Social proofing is key to the recruitment process

Social proofing is here to stay  –  so be prepared

Brendan O’Brien Partner – Technology Recruiting posted a LinkedIn update about comments on the social proofing site Glassdoor.com.

Wow! Just had another candidate cancel an onsite interview based on a Glassdoor review. Pulling out of an interview based on a Glassdoor review is the equivalent to making a critical life decision based on what a Kardashian said…rant over

What surprised me was that he was surprised. The development of social proofing as part of a corporate branding strategy, whether it’s AirBnB, Trip Advisor, Hotels.com, Rentalcars.com or Uber is a key part of the way we make consumer decisions today. We wouldn’t even think of going out for dinner, making a hotel or theatre reservation without checking the online reviews. It was only a question of time before it was going to be applied to the workplace on a wider scale. Glassdoor.com and PayScale.com have been around for a decade (the former) and even longer now for the latter. They have also been recently joined by sites such as InHerSight and FairyGodBoss which are active in the gender equity space.

social proofing

Read: 7 tells you are on the brink of losing your team

Candidate experience

Employers check out candidates online, it should therefore be expected that they will do likewise for the employer, the hiring and line manager and even the recruiters. Social proofing is considered by companies to be a prime marketing opportunity for their products. We are all invited to leave reviews and “likes” at every available opportunity

But part of the process is a need to be mindful of, and prepare for, potential negative comments. If a pattern does emerge, any organisation would investigate, whether it’s the state of the bedrooms, the taxi experience, the quality of the mashed potatoes or the holiday rental Fiat.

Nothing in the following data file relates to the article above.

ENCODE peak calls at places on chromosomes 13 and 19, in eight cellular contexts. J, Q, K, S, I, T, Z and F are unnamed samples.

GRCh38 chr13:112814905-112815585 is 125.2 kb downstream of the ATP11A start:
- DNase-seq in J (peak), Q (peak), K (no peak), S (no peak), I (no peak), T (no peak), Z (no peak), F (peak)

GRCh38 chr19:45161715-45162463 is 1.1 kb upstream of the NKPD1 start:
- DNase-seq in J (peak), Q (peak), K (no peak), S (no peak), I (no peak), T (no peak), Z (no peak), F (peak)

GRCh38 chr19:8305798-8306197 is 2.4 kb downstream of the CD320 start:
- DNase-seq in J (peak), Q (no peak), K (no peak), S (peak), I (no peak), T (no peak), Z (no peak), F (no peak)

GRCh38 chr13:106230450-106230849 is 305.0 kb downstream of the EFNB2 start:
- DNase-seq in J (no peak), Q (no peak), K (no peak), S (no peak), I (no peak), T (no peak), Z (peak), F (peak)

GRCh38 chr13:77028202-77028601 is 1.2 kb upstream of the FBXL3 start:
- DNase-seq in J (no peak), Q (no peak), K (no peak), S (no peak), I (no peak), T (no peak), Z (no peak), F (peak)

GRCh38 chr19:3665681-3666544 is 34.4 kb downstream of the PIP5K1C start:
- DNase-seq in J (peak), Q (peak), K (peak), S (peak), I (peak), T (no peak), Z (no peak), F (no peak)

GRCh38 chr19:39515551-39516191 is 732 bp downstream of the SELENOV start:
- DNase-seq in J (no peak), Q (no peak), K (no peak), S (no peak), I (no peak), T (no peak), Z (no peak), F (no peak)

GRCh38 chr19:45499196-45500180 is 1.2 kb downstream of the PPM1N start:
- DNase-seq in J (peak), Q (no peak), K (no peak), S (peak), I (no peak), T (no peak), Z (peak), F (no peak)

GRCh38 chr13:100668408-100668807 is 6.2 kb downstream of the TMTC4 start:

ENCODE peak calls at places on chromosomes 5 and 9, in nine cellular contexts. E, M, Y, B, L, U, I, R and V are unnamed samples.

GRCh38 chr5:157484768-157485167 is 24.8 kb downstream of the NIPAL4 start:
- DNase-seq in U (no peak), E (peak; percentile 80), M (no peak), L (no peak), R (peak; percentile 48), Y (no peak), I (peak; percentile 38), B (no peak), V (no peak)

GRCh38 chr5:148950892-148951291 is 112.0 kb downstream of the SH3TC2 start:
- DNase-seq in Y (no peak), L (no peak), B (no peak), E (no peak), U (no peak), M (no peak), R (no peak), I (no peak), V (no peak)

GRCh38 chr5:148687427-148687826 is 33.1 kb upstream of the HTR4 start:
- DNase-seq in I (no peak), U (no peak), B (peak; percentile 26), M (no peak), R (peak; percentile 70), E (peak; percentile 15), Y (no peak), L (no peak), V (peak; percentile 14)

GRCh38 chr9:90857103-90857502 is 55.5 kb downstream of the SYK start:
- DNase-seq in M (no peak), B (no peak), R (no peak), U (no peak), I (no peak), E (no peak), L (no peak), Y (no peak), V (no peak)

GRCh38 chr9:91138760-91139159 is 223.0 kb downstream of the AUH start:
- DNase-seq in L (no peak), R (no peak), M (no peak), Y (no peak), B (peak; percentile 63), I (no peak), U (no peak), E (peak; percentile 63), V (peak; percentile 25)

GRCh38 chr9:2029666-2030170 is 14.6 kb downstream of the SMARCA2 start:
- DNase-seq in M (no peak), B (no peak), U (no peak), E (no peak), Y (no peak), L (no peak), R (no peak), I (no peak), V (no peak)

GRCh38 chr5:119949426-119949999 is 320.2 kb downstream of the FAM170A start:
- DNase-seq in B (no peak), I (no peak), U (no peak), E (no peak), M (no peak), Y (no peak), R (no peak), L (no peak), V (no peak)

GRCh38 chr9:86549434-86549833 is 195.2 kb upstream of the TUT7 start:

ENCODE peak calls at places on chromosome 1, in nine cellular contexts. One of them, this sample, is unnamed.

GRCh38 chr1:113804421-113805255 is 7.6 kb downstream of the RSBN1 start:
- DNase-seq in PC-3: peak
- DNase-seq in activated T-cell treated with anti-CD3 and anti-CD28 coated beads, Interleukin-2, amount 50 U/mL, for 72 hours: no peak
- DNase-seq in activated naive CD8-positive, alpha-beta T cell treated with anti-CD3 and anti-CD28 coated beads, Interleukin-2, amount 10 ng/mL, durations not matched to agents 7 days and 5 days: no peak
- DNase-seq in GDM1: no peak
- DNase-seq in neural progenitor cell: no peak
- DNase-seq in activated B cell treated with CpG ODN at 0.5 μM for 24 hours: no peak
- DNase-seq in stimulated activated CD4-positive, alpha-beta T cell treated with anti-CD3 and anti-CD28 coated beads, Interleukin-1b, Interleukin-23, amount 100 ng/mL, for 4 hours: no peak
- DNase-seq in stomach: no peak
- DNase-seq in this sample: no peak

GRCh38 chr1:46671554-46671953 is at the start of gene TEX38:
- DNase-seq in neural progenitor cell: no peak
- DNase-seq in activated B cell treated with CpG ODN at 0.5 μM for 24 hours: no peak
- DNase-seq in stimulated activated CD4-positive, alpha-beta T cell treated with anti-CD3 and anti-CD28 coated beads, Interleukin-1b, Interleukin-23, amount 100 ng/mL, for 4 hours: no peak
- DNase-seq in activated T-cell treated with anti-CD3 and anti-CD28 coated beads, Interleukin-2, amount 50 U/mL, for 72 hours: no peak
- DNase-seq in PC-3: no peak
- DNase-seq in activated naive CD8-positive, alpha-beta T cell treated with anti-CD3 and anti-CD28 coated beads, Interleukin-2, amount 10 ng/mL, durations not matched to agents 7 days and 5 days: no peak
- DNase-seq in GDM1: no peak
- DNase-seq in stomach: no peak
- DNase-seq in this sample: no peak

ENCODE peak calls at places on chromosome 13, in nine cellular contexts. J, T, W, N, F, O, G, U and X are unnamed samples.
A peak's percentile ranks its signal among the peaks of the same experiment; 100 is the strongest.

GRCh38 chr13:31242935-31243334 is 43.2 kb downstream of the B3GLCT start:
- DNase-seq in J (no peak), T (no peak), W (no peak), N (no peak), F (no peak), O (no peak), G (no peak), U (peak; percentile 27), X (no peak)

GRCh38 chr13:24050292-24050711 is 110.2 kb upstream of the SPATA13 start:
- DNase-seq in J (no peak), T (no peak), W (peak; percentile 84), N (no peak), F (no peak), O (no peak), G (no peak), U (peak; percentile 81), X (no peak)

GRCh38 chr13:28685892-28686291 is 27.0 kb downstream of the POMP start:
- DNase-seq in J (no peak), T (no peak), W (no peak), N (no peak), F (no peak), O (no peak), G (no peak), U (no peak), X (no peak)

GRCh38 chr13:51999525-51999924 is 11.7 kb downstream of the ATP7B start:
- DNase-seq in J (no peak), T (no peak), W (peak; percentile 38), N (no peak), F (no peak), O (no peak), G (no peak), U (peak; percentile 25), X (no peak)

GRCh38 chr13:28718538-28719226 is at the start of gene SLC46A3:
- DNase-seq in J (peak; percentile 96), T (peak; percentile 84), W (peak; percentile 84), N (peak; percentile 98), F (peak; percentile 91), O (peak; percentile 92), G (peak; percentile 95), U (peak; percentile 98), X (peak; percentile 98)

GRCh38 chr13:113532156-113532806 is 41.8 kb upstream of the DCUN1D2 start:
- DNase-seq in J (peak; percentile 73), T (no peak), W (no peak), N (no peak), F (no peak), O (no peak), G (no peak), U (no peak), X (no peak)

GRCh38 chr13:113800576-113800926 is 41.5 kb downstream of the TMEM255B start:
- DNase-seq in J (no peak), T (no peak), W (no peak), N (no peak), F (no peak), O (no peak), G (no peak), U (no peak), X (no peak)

In the recruitment process less than positive feeedback is an automatic and immediate heads up to any candidate, that they should start checking the voracity of the comments. If we would consult social proofing platforms for a dinner date which lasts 3 hours, we would be mad not to be as thorough, if not more so, for our careers. This can be done via actual networking, as well as other online platforms. As a career coach I would strongly recommend my clients pick up a phone if they could, to someone in the organisation or the sector, to investigate the detail and the sub text.

The words smoke and fire come to mind.

For the employer, it’s a great opportunity to address specifically flagged up issues, which impact employee engagement and retention. That is, the issues that cause people to quit.  The candidate can then decide if the comments from ex-employees are significant enough to be deal breakers for them, or the superficial rant of a disgruntled quitter.

Read: 6 sandtraps that cause onboarding fails

Part of the routine

I routinely check for any comments about my clients on social proofing sites to see if there is anything out there in the ether we should know about. I’m a great believer in no surprises. One client had retention problems at a manufacturing site in rural USA and the realisation that these comments were gaining traction in cyber space and impacting their global brand, made them sit up, pay attention and take action. It also flags up that the exit interview process is not functioning properly. None of this should come as a shock if correctly carried out. If no systems are in place to track employee engagement and attrition then it will be horrifying.  The issues could be about onboarding, salaries, general conditions adn benefits, the culture or even one specific manager.

Bill Boorman suggests in the New Rules of Recruiting  that real candidates track an organisation via multiple channels, for up to 7 months before making a decision to join.

Applicants apply for jobs or a specific role, but candidates are attracted by the company: they go on LinkedIn, Facebook and investigate the company and interact with it.

Social proofing is here to stay.  Recruiters and hiring managers have to accept that and prepare to leverage good feedback and tackle the negative. It’s a perfect opportunity to identify where any problems lie.